Rather than fighting Google’s dominant smartphone operating system head-on through boorish litigation and patent disputes, Microsoft appears to be adopting a subtler end-around to taking on the Android platform.
Utilizing strategic agreements with 31 global and local OEMs over the past couple of years, Microsoft has managed to get its crown jewels of productivity tools pre-installed on a fair share of industry-leading devices, most of which run the widely-adopted Android platform. Thanks in part to Microsoft’s companywide shift to partnering rather than attempting to dominate a category, it has seen its Microsoft Office, OneDrive, and Skype apps land on a healthy number of Android tablets and phones.
As Microsoft continues to imbue the spirit of “cloud-first, mobile-first” productivity, the company has recently announced the expansion of its partnering deals. As of February 2016, Microsoft has managed to increase to “74 hardware partners in 25 countries” that are pre-installing the full suite of Office productivity tools on their upcoming Android tablets and phones.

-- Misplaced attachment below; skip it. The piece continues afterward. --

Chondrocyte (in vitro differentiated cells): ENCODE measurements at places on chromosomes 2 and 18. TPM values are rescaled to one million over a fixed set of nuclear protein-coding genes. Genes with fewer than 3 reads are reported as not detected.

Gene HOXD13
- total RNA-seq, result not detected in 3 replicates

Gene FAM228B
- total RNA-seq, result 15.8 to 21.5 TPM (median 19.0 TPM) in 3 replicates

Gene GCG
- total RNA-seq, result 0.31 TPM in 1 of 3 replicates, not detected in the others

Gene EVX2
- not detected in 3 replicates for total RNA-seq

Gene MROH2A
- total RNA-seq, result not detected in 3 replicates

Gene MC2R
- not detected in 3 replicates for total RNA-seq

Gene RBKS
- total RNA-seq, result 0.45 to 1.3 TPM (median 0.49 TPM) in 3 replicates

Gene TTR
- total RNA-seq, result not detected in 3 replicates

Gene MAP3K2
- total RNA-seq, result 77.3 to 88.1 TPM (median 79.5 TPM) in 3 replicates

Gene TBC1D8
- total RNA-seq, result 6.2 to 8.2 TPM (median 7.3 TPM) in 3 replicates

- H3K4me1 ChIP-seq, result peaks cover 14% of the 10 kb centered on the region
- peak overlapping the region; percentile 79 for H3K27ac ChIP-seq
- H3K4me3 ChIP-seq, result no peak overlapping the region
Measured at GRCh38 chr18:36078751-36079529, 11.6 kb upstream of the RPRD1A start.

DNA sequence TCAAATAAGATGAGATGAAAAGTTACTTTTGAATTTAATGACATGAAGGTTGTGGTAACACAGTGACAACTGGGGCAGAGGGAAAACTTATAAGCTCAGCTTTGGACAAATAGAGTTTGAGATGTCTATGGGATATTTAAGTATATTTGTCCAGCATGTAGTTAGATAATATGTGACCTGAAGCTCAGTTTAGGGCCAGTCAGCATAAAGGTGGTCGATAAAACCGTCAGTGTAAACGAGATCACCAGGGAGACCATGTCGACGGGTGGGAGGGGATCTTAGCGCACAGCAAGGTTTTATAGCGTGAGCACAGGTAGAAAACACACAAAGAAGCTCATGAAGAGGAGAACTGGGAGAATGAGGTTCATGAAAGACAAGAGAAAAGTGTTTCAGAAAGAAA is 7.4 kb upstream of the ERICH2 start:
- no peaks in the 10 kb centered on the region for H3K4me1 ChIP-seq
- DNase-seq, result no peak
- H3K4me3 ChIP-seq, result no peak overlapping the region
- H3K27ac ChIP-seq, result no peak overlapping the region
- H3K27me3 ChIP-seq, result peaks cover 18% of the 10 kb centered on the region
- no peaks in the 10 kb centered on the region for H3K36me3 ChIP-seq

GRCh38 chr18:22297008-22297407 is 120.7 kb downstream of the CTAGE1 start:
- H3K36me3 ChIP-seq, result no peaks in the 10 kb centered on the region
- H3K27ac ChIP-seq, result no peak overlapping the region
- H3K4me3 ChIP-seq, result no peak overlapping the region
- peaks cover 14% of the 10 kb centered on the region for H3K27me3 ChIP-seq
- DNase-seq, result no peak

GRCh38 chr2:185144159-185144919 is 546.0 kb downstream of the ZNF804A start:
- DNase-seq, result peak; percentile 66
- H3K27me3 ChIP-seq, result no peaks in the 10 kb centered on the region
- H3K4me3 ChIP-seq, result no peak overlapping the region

Microsoft’s corporate vice president of original equipment manufacturer division Nick Parker explains,
Today I’m excited to announce that there are now 74 hardware partners in 25 countries who are making Microsoft productivity applications and services available on their Android tablets and phones. These partners offer or will soon offer Android devices pre-installed with Word, Excel, PowerPoint, Outlook, OneNote, OneDrive and Skype. Office and Microsoft services are available on a wide variety of Android devices today, such as the LG G Pad 2, Samsung Galaxy S6, Sony Xperia Z4 and many other tablets and phones offered by our partners. Specific offerings may vary by device.”
As Windows tablets and phones continue to represent a little more than a rounding error in market share statistics, Microsoft’s recent pivot is refreshing, if not, expected. Being one the world’s largest software providers with a war chest of patents and licensing deals at its disposal, one wonders why the company took as long as it did to leverage the new agreements.
Even with the backing of a large swath of Android manufacturers, Microsoft will need to continue to fight for relevancy in the mobile industry as platform lock-in becomes an everyday occurrence with new device buyers out of sheer convenience. Thankfully, Microsoft is positioning itself much closer to the home screen for users these days.
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